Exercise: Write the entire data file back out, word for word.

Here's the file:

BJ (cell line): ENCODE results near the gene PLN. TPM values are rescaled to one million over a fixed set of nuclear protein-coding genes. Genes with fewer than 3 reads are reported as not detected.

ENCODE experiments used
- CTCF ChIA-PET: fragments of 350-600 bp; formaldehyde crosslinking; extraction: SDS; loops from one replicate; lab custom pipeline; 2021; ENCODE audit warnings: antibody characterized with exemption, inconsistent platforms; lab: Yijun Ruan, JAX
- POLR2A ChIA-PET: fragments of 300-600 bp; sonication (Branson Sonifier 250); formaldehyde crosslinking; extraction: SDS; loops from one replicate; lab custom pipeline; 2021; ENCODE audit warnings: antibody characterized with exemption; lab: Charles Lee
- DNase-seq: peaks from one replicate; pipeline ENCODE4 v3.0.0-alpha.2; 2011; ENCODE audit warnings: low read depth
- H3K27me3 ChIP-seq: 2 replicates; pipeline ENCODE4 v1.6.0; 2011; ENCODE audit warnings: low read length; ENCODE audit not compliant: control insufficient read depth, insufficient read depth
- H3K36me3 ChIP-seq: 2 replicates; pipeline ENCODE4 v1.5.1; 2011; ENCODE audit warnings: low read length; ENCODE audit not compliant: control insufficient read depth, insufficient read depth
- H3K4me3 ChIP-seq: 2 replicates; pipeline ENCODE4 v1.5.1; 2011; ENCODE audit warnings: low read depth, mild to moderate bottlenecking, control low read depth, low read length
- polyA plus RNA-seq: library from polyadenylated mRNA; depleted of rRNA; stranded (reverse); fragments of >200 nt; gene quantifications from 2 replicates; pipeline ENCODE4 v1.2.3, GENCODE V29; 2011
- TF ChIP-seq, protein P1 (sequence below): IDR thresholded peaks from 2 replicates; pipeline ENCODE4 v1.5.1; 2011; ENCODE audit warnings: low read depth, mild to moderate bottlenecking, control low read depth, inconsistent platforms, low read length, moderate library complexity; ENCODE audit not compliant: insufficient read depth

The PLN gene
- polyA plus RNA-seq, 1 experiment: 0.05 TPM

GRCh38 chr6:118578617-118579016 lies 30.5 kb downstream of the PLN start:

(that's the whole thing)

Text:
BJ (cell line): ENCODE results near the gene PLN. TPM values are rescaled to one million over a fixed set of nuclear protein-coding genes. Genes with fewer than 3 reads are reported as not detected.

ENCODE experiments used
- CTCF ChIA-PET: fragments of 350-600 bp; formaldehyde crosslinking; extraction: SDS; loops from one replicate; lab custom pipeline; 2021; ENCODE audit warnings: antibody characterized with exemption, inconsistent platforms; lab: Yijun Ruan, JAX
- POLR2A ChIA-PET: fragments of 300-600 bp; sonication (Branson Sonifier 250); formaldehyde crosslinking; extraction: SDS; loops from one replicate; lab custom pipeline; 2021; ENCODE audit warnings: antibody characterized with exemption; lab: Charles Lee
- DNase-seq: peaks from one replicate; pipeline ENCODE4 v3.0.0-alpha.2; 2011; ENCODE audit warnings: low read depth
- H3K27me3 ChIP-seq: 2 replicates; pipeline ENCODE4 v1.6.0; 2011; ENCODE audit warnings: low read length; ENCODE audit not compliant: control insufficient read depth, insufficient read depth
- H3K36me3 ChIP-seq: 2 replicates; pipeline ENCODE4 v1.5.1; 2011; ENCODE audit warnings: low read length; ENCODE audit not compliant: control insufficient read depth, insufficient read depth
- H3K4me3 ChIP-seq: 2 replicates; pipeline ENCODE4 v1.5.1; 2011; ENCODE audit warnings: low read depth, mild to moderate bottlenecking, control low read depth, low read length
- polyA plus RNA-seq: library from polyadenylated mRNA; depleted of rRNA; stranded (reverse); fragments of >200 nt; gene quantifications from 2 replicates; pipeline ENCODE4 v1.2.3, GENCODE V29; 2011
- TF ChIP-seq, protein P1 (sequence below): IDR thresholded peaks from 2 replicates; pipeline ENCODE4 v1.5.1; 2011; ENCODE audit warnings: low read depth, mild to moderate bottlenecking, control low read depth, inconsistent platforms, low read length, moderate library complexity; ENCODE audit not compliant: insufficient read depth

The PLN gene
- polyA plus RNA-seq, 1 experiment: 0.05 TPM

GRCh38 chr6:118578617-118579016 lies 30.5 kb downstream of the PLN start: